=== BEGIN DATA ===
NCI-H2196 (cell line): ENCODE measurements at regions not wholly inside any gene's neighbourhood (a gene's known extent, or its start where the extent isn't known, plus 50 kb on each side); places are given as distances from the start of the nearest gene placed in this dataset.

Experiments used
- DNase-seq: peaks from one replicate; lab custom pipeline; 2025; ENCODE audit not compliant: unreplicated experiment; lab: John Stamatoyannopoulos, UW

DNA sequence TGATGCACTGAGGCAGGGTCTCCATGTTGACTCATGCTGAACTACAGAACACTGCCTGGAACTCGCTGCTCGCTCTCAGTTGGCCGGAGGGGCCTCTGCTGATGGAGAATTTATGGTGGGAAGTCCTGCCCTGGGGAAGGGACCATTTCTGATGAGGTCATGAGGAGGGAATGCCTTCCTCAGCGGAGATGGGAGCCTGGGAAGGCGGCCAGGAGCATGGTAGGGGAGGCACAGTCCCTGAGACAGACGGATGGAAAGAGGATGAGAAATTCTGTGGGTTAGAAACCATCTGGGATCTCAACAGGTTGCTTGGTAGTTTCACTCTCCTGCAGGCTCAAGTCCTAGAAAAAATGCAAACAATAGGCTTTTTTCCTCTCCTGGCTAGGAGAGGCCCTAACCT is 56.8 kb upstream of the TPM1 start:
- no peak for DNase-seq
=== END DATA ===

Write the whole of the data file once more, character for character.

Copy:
NCI-H2196 (cell line): ENCODE measurements at regions not wholly inside any gene's neighbourhood (a gene's known extent, or its start where the extent isn't known, plus 50 kb on each side); places are given as distances from the start of the nearest gene placed in this dataset.

Experiments used
- DNase-seq: peaks from one replicate; lab custom pipeline; 2025; ENCODE audit not compliant: unreplicated experiment; lab: John Stamatoyannopoulos, UW

DNA sequence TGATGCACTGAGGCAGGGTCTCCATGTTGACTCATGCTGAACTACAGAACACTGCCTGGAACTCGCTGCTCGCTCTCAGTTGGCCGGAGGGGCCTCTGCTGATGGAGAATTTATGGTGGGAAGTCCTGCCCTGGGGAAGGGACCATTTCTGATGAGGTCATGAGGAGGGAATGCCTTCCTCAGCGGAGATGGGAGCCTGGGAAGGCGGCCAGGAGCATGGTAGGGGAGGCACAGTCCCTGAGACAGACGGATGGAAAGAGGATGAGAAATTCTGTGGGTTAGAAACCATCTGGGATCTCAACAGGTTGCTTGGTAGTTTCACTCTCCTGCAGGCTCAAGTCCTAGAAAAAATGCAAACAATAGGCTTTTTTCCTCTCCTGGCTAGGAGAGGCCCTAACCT is 56.8 kb upstream of the TPM1 start:
- no peak for DNase-seq